Banking on the fresh taste for new success in South Yorkshire

AT YOUR SERVICE: Pictured (L to R) are Anthony Ross of Lawns Farm Shop and Oliver Maxey, agribusiness partner at Yorkshire Bank's Business and Private Banking Centre in Lincoln, with some of the wide range of products the shop sells.
AT YOUR SERVICE: Pictured (L to R) are Anthony Ross of Lawns Farm Shop and Oliver Maxey, agribusiness partner at Yorkshire Bank's Business and Private Banking Centre in Lincoln, with some of the wide range of products the shop sells.
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A FAMILY farm near Rotherham is building up a successful business after opening its own shop with backing from Yorkshire Bank’s Agribusiness team.

The Ross family, which has farmed 200 acres in the village of Morthen for more than 60 years, has used the Bank’s assistance to convert a former cowshed into Lawns Farm Shop.

The shop sells produce from the family farm and other local farms as well as locally-sourced, hand-crafted products, including meats, eggs, fruit and vegetables, homemade cakes, preserves, cheeses, breads and handmade chocolates

This Sunday it will be making a bid for fame when it makes its debut in the thick pork sausage and speciality sausage classes at the Great Yorkshire Pork Pie, Sausage and Products Competition in Bradford.

“We opened Lawns Farm Shop to create a new income stream after I joined the family farm,” says Anthony Ross, who studied forensic and analytical science at Sheffield Hallam University and now manages the shop.

“At first it was largely passing trade but we have now built a core customer base in the village and the surrounding area. We have created one new job, have plans to take on an apprentice and we hope to create more work as we continue to diversify.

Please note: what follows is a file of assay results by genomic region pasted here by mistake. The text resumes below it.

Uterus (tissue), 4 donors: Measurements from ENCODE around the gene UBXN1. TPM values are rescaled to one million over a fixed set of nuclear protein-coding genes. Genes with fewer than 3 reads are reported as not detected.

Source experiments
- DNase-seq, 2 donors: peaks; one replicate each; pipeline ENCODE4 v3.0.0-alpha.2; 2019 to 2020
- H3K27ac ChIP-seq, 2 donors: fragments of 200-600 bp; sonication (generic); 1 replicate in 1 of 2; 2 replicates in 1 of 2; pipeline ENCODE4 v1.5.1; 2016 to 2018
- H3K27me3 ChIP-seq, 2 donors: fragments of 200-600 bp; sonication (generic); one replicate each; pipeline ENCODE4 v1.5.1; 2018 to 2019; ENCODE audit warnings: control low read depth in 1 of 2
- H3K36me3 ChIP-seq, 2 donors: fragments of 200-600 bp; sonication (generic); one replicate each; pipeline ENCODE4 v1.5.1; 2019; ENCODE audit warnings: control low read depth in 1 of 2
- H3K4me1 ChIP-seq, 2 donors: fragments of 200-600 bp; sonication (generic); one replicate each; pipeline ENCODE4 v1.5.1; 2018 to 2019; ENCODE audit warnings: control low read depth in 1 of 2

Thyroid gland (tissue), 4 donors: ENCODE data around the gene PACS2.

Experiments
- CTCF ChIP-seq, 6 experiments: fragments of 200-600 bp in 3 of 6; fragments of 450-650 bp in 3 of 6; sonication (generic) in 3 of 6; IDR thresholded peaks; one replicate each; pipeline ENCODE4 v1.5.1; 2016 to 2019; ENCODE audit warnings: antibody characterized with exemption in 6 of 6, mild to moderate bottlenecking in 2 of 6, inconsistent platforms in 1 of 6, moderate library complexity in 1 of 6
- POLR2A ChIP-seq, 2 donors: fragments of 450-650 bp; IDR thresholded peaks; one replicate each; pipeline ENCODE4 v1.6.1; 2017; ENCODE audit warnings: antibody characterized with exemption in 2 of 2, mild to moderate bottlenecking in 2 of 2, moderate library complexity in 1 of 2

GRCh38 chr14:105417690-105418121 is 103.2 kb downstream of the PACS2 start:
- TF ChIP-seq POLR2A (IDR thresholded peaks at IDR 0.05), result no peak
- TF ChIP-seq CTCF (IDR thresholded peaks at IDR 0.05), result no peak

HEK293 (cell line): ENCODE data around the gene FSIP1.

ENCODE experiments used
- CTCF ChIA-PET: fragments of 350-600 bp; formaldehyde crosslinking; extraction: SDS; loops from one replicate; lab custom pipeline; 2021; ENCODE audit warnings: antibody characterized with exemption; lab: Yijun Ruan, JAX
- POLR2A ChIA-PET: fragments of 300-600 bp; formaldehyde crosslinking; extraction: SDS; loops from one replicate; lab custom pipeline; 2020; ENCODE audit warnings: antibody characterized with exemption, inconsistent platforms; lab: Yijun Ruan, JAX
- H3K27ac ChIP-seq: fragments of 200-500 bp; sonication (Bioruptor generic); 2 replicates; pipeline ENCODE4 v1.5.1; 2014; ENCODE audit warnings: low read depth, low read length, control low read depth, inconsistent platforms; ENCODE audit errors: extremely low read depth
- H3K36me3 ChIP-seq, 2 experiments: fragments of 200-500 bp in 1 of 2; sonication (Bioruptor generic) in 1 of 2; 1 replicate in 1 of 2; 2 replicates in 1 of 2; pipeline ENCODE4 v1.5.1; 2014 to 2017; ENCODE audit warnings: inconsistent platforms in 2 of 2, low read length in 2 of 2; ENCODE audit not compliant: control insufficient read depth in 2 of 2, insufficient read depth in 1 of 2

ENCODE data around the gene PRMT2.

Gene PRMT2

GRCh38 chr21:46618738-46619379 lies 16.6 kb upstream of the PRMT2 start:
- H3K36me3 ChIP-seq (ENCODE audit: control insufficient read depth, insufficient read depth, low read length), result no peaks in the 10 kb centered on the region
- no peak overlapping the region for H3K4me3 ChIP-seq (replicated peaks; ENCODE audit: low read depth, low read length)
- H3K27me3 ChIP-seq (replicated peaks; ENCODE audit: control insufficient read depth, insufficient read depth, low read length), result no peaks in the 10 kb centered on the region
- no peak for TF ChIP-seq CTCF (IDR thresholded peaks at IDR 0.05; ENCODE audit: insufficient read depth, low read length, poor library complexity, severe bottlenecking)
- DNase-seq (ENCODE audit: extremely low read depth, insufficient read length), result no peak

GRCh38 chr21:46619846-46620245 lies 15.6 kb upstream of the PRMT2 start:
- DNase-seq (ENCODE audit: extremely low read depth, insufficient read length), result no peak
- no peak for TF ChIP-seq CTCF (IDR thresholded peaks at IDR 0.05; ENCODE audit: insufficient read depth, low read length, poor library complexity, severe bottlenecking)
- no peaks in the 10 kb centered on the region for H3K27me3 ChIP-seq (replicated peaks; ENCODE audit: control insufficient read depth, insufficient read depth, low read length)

“The growth in farmers’ markets and farm shops over the last 20 years has created a new consumer market which prefers to buy local, fresh, often organic, products which are sourced within their own community. We are already on course to exceed our projected £70,000 annual turnover and have further plans to open a café and make our own ice cream.”

The farm has been in the Ross family for three generations, having been acquired by Alfred Edwin Ross, in the 1940s, and is now run by father David, Anthony and his elder brother, Christopher.

The farm has a herd of 90 Friesian Holstein cattle and the family has also bred Aberdeen Angus, Hereford and Belted Galloway cows.

It also has a sizeable collection of chickens and ducks of various varieties, a commercial free-range turkey and goose business, aimed at the Christmas market and a herd of pigs, made up mainly of rare or old English breeds such as British Lop and Gloucestershire Old Spot.